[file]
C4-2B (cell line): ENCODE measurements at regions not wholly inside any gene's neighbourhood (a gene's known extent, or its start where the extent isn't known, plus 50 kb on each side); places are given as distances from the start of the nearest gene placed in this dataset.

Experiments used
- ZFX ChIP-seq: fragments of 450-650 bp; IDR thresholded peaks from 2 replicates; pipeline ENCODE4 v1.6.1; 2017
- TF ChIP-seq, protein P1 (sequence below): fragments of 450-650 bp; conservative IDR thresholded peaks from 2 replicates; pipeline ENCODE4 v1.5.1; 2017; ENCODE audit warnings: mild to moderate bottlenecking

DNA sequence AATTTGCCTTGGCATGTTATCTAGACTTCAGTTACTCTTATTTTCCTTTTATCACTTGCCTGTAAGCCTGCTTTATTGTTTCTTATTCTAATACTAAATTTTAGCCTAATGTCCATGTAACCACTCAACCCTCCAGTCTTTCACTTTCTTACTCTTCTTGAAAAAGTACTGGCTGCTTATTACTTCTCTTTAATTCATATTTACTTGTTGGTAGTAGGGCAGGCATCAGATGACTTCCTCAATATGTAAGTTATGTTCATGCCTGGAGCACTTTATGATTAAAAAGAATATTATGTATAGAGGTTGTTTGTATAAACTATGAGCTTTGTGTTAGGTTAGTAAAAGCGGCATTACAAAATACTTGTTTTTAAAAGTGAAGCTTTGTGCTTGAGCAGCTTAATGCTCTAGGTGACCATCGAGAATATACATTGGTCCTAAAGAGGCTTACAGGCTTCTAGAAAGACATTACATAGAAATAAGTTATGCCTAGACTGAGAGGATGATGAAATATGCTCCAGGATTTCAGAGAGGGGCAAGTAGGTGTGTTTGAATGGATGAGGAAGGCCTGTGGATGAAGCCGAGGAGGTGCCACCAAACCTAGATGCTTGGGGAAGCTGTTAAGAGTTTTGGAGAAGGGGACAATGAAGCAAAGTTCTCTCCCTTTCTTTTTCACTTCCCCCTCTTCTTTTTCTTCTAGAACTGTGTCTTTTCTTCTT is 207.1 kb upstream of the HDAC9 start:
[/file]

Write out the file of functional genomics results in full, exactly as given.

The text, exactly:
C4-2B (cell line): ENCODE measurements at regions not wholly inside any gene's neighbourhood (a gene's known extent, or its start where the extent isn't known, plus 50 kb on each side); places are given as distances from the start of the nearest gene placed in this dataset.

Experiments used
- ZFX ChIP-seq: fragments of 450-650 bp; IDR thresholded peaks from 2 replicates; pipeline ENCODE4 v1.6.1; 2017
- TF ChIP-seq, protein P1 (sequence below): fragments of 450-650 bp; conservative IDR thresholded peaks from 2 replicates; pipeline ENCODE4 v1.5.1; 2017; ENCODE audit warnings: mild to moderate bottlenecking

DNA sequence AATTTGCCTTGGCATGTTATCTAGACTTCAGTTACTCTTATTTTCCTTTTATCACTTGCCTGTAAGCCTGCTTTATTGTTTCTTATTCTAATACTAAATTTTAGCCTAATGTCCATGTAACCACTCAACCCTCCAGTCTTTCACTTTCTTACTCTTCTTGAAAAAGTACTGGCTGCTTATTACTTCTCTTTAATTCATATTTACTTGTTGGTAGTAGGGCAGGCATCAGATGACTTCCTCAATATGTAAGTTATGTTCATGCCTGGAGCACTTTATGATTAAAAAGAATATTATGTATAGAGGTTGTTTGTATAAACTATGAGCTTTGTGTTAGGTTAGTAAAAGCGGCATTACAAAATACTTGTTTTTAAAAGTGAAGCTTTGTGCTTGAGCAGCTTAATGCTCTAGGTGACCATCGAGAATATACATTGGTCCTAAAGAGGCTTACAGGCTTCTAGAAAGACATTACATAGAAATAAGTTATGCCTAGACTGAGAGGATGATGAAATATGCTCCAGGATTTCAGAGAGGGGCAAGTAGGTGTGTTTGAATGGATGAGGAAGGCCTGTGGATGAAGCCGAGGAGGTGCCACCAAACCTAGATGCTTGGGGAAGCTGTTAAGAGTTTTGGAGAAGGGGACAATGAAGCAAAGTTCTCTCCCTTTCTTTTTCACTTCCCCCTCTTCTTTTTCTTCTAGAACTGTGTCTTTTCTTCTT is 207.1 kb upstream of the HDAC9 start: